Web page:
Estimated reading time: 4 min

Ski legend Greg Hill sold his big pickup, quit his job as a heliskiing guide and cut out nearly all his flights. Today, he is one of the outdoor world’s leading advocates for sustainable ski adventures.

It’s shortly after seven o’clock in the morning and the line is already long inside La Baguette, one of several cozy cafés in Revelstoke, British Columbia – among Canada’s most renowned off-piste paradises. It is full of skiers in worn shell garments and holding their own coffee mugs in hand. Some mountain guides have arranged meetings with their guests and are planning the day’s tours. A couple of lumberjacks have also found their way here. When Greg Hill steps through the door, half of the room turns to look at the tall, dark-haired man with bright eyes. He radiates energy despite the early hour and greets people to his left and right. Not only is he a world-famous skier, mountain climber and ski guide – he is also a local hero. For the next couple of days, we’ll have the pleasure of doing summit tours together and talking about sustainability in the world of skiing.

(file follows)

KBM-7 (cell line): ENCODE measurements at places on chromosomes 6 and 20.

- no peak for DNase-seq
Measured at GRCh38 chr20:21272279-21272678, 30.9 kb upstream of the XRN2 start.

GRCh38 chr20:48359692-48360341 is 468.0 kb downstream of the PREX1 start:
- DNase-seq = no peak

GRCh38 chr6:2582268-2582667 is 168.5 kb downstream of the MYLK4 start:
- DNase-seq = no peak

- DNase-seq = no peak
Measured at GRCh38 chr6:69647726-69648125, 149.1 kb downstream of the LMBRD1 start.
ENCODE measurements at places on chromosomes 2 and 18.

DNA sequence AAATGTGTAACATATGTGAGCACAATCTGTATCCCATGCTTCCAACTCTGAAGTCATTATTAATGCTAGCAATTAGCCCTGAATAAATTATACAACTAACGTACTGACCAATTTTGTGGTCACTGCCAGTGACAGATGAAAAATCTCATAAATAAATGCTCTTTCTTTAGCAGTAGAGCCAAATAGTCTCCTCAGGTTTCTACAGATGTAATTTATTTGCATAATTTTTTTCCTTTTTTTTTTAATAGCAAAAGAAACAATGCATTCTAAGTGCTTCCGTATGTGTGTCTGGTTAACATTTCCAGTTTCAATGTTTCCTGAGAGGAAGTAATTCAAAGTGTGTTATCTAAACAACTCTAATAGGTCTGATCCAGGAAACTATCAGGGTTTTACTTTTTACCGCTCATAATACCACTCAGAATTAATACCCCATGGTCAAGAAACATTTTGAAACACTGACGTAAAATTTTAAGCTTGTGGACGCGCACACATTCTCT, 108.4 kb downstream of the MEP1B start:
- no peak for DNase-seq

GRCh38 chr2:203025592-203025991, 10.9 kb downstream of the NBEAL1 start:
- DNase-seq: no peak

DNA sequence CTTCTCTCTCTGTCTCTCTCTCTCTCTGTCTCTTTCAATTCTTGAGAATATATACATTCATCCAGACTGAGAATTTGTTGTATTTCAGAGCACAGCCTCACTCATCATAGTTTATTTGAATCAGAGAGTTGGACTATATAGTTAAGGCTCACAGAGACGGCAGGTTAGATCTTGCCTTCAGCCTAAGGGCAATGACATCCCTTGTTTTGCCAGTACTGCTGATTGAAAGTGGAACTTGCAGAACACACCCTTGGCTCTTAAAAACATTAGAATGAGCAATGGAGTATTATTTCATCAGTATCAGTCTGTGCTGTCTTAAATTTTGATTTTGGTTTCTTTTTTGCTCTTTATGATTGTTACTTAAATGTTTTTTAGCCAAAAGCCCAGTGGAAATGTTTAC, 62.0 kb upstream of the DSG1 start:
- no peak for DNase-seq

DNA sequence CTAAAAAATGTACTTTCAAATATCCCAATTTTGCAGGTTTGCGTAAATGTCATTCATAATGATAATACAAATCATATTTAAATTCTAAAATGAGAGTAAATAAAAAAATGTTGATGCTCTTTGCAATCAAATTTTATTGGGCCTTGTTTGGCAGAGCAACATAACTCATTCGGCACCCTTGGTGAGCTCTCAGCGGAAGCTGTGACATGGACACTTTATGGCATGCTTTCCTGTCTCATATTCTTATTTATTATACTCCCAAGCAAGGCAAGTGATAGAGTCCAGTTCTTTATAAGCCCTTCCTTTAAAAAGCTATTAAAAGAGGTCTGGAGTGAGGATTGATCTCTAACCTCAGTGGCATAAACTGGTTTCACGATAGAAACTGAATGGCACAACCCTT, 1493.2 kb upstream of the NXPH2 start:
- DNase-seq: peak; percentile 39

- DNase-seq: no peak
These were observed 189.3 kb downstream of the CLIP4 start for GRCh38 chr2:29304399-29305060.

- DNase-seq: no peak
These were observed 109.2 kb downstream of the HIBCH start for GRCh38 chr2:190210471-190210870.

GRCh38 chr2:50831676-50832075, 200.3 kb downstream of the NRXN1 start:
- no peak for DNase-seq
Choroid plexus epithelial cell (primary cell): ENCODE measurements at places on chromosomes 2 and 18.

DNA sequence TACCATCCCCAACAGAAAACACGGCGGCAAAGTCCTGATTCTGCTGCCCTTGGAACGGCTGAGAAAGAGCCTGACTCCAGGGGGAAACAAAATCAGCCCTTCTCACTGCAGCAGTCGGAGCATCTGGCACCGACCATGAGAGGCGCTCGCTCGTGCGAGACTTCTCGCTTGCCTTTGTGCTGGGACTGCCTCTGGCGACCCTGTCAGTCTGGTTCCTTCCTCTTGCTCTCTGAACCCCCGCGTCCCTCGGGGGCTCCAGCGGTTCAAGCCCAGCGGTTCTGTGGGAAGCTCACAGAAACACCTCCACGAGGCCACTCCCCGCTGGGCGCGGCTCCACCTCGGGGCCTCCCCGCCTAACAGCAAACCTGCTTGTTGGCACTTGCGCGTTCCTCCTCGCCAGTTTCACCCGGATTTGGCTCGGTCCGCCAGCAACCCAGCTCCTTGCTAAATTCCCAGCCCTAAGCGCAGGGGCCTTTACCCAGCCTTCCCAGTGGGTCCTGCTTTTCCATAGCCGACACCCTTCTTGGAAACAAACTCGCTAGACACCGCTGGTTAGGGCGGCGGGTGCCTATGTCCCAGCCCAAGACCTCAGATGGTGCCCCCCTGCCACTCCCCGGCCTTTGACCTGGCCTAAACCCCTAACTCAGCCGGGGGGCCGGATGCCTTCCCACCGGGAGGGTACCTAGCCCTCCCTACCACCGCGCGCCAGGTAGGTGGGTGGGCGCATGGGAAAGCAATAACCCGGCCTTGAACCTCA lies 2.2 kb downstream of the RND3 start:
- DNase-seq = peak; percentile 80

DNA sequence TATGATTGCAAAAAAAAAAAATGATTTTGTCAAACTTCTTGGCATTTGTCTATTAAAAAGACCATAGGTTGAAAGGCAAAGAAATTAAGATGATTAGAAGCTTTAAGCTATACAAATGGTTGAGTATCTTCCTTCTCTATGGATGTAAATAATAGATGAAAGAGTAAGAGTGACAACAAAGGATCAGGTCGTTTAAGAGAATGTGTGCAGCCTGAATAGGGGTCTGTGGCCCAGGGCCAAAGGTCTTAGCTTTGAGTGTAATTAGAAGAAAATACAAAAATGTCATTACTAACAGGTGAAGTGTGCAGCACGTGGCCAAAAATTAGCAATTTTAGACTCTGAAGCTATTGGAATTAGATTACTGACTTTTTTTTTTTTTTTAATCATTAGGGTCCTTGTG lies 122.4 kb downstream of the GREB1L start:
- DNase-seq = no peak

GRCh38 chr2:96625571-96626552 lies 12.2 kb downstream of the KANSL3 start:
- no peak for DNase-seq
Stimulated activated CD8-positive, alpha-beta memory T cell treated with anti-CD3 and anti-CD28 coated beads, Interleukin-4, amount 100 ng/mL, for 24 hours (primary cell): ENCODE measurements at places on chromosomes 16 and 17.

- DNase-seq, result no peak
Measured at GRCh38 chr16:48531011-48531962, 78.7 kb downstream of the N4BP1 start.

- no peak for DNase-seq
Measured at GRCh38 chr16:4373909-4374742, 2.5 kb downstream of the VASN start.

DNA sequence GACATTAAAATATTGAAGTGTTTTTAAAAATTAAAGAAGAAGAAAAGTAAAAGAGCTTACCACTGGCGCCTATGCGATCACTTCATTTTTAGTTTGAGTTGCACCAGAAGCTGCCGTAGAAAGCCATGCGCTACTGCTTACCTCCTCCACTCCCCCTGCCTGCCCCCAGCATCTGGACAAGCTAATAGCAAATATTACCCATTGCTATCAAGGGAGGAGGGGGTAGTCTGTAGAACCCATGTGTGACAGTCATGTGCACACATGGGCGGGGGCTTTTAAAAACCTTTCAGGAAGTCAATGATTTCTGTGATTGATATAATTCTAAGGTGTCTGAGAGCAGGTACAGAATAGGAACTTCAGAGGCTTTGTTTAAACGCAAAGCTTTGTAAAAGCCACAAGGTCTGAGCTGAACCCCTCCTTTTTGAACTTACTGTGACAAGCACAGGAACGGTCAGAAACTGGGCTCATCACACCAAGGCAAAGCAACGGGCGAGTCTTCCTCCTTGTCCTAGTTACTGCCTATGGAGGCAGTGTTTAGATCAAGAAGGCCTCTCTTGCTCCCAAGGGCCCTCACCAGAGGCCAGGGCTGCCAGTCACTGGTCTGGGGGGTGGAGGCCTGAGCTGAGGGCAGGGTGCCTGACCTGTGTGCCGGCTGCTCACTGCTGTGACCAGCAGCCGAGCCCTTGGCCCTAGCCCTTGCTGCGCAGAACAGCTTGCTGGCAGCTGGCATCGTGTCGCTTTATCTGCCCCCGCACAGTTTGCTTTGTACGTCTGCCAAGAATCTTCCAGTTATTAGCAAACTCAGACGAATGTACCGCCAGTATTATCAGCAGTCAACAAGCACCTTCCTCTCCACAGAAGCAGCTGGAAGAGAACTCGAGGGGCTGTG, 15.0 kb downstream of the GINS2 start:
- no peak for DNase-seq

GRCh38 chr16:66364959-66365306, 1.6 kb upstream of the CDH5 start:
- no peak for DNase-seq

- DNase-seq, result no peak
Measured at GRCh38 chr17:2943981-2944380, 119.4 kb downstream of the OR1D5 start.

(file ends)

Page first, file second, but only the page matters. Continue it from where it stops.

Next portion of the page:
“The electric taxi is here, let’s go skiing,” he says with a grin.

A little while later we’re sitting in Greg’s small white electric car – a Chevrolet Bolt – with hot coffee in our thermoses while he navigates out of town and onto the highway in virtual silence. We are on our way to Rogers Pass, one of the snowiest places in Canada and with a spectacular location in the mountains between Revelstoke and Golden.

“It’s a 70-kilometer drive up there. No problem for this ride! Now that it’s winter – with the roof rack on, the heat turned up and winter tires on – the range is still 250 to 300 kilometers, so we have a little margin,” explains Greg as he takes a sip of coffee.

Just over an hour later, we roll into the parking lot at the Rogers Pass Discovery Centre. Although it is less snow than usual, the snowbanks are enormous where we park – right next to a charging station.

“Back when I sold my pickup and leased this car two years ago, there were hardly any charging stations in British Columbia or even in the United States. So, I was forced to plan every trip in detail so that it would work. Things are much better now,” he says.

Occupation: Skier